Image courtesy of KROMKRATHOG / FreeDigitalPhotos.net
Below is a collection of various blog posts to help you gear up for the school year. Grab a steaming mug of hot liquid this weekend and steal away to a quiet corner for some quick reads.
It helps to know that their brains are reacting to the transition between summer and school and to really understand the brain science behind their behavior. Ding, ding, ding! Here’s the important part, the cliff notes version: anxiety and impulsivity are actually managed by the same portion of the brain.
Ending the summer and beginning a new school year is a source of both excitement and anxiety for most children. But amidst the thrill of choosing special school supplies, finding a distinctive backpack, and shopping for new clothes are anxiety-inducing questions such as: Will I like my new teacher? Will I be in the same class as my friends? While for most children this transition to a new teacher and a new class may present a mild challenge, for children with histories of trauma or harm, entering school may reactivate previous uncertainties, losses, fears, and terrors.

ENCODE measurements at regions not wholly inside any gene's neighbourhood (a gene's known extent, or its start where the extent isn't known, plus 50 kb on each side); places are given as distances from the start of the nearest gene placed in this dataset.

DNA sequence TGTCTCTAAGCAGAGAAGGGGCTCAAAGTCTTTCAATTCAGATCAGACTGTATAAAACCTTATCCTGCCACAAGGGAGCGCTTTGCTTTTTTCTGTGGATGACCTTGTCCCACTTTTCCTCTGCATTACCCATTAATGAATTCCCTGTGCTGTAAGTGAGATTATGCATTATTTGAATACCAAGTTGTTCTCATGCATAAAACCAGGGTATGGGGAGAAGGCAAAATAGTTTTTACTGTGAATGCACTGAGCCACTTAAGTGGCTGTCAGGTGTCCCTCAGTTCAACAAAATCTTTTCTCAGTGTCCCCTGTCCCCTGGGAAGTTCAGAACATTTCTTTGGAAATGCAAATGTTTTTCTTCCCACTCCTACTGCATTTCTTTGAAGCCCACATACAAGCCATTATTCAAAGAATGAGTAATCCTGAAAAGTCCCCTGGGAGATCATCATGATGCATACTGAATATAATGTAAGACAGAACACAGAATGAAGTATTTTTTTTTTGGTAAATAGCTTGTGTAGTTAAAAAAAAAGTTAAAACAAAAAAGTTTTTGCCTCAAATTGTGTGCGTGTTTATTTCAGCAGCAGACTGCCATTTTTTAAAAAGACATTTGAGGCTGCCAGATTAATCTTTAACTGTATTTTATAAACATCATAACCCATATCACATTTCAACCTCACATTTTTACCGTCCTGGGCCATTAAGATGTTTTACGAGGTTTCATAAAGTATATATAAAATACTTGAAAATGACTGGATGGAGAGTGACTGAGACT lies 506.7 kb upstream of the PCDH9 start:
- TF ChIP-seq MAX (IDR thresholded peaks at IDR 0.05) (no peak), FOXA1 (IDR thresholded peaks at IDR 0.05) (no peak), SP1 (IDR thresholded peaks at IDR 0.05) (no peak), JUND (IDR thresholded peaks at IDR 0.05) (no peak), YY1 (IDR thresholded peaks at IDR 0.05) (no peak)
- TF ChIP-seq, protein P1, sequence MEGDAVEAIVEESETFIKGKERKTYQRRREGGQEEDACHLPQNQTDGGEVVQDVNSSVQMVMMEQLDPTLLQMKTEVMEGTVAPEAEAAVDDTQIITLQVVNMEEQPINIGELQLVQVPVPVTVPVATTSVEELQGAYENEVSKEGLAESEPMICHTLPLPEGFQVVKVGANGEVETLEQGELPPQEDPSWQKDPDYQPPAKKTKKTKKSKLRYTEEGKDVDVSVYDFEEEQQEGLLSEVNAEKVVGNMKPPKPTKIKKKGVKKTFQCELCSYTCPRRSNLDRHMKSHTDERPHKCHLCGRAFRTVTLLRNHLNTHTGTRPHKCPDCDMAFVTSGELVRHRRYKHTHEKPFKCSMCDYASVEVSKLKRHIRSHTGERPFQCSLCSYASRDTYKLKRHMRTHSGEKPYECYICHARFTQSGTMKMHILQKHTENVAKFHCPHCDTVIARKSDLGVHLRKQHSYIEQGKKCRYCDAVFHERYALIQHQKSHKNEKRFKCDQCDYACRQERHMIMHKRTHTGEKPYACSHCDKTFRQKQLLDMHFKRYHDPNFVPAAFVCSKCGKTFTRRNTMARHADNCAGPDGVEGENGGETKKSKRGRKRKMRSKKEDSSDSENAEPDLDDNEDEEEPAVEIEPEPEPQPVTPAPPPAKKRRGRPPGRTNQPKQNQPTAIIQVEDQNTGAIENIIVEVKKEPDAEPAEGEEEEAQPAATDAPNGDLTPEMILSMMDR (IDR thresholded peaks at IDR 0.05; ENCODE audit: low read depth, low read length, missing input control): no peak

But consequences have consequences. Contemporary psychological studies suggest that, far from resolving children’s behavior problems, these standard disciplinary methods often exacerbate them. They sacrifice long-term goals (student behavior improving for good) for short-term gain—momentary peace in the classroom.
As the start of a new school year approaches, we’re mindful that the typical classroom isn’t always prepared for the child from a hard place.
Dr. Purvis gives practical tips for advocating for our kids at school in this clip from Children from Hard Places and the Brain.
As July slowly slips away, I know for many of us (parents of older-adopted children), anxiety sets in. Depending on the school system and the individual teachers, our year is about to be a breeze…or, hell. And, we’re sitting here wondering which it will be. I pray that this post will be an encouragement to both school officials and parents. I pray that it will be both informative and empowering.